Ms Chenchooliah argued that as a person who at one time, on account of her marriage to an EU citizen, she previously had a temporary right of residence under Article 6 of Directive 2004/38, and therefore she continues to fall within the scope of that directive and can therefore be expelled from the territory of the host Member State only in compliance with the rules and safeguards provided for in that directive.
It is interesting to note the opinion of Advocate General Szpunar of the 21st May 2019, in in which the Advocate General took the same position as Ms Chenchooliah;

“Therefore, in the light of the foregoing considerations, I am of the view that, since the discontinuation or expiry of a right of residence forms part of the final stage of the exercise of freedom of movement, the expulsion from the territory of the host Member State of a third-country national spouse of a Union citizen continues to fall within the scope of Directive 2004/38, in particular Article 15 thereof, where that citizen has ceased to exercise his freedom of movement in the host Member State by returning to the Member State of which he is a national.”

The case was heard by the Court of Justice on the 15th January 2019 and judgement is currently awaited.

Should the Court of Justice concur with the Advocate General and find in favour of Ms Chenchooliah’s position, it would be appear that many deportation orders issued by the Minister in recent years will be unlawful and in breach of the EU treaty rights law.

RE-ENTRY VISAS NOW ABOLISHED FOR ADULT HOLDERS OF IRP/GNIB CARDS

As of 13th May 2019, visa required nationals who hold a valid IRP/GNIB card will no longer need a re-entry visa to travel back to Ireland. An individual will only need to be able to show their IRP/GNIB card and their passport or travel document to airline staff and immigration authorities as evidence of their right to travel to the State.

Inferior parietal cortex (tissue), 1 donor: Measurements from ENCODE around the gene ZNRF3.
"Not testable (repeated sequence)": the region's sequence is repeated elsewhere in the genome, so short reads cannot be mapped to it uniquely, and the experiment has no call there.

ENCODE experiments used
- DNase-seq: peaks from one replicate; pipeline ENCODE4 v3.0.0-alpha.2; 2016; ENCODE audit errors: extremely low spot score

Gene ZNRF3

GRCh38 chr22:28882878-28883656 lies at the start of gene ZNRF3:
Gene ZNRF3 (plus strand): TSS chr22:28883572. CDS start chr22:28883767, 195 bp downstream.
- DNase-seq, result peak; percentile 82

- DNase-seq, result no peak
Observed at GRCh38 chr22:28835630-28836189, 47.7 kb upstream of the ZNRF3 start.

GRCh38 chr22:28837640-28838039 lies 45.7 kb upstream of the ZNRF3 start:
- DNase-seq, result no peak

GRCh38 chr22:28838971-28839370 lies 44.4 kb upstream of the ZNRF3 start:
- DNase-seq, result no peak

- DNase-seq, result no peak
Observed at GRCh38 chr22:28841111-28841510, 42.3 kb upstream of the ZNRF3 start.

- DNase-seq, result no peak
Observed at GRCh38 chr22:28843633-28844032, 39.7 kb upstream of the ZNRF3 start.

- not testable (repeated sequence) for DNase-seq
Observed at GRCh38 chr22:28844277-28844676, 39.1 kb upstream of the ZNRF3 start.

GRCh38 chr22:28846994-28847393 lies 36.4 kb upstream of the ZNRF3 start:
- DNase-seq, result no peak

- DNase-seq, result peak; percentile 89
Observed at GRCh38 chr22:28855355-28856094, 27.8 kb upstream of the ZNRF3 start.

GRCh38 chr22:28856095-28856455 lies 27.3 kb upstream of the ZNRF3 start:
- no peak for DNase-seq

With this change Ireland has come into line with other EU Member States who rely similarly on residence permits rather than requiring re-entry visas from those holding immigration permission in the State.

This change has been long requested and will benefit an estimated 40,000 persons each year, taking away the need for them to pay a re-entry visa fee and submit their passport or travel document to the Irish Naturalisation and Immigration Service while awaiting the outcome of their application, which could take in and around five weeks to process.

It is important to note however that as minors under the age of 16 years are not issued with an IRP/GNIB card their parent or guardian will still need to apply for a re-entry visa for them to allow them to travel to and from the State. While all other visas must be applied for from outside of the State, an application for a re-entry visa for a minor can be made from within the State.

Further worth highlighting are the Irish Naturalisation and Immigration Service’s instructions that in light of the delays in securing an appointment to register immigration permission at the Burgh Quay Registration Office, if living in Dublin, and the further two week period it may take to receive one’s IRP card, it is advised that visa required nationals intending to travel to and from the State in the first four months of their stay should apply for a multiple entry visa, which will allow for them to undertake travel in the interim period before their IRP card is issued to them.

For further information on these changes and their implications please see the Irish Naturalisation and Immigration Service website here.

NEW PRACTICE DIRECTION FOR ASYLUM AND IMMIGRATION CASES IN THE HIGH COURT

A new practice direction on asylum and immigration cases issued by President of the High Court Mr Justice Peter Kelly on the 17th December 2018 has created significant changes in the Asylum and Immigration court, and imposed significant new obligations on both solicitors and applicants.

Practice Direction 81 came into force on the 1st January 2019 and applies only to cases on the Asylum and Immigration list. The obligations imposed by High Court Practice Direction 81 are significant and wide-ranging.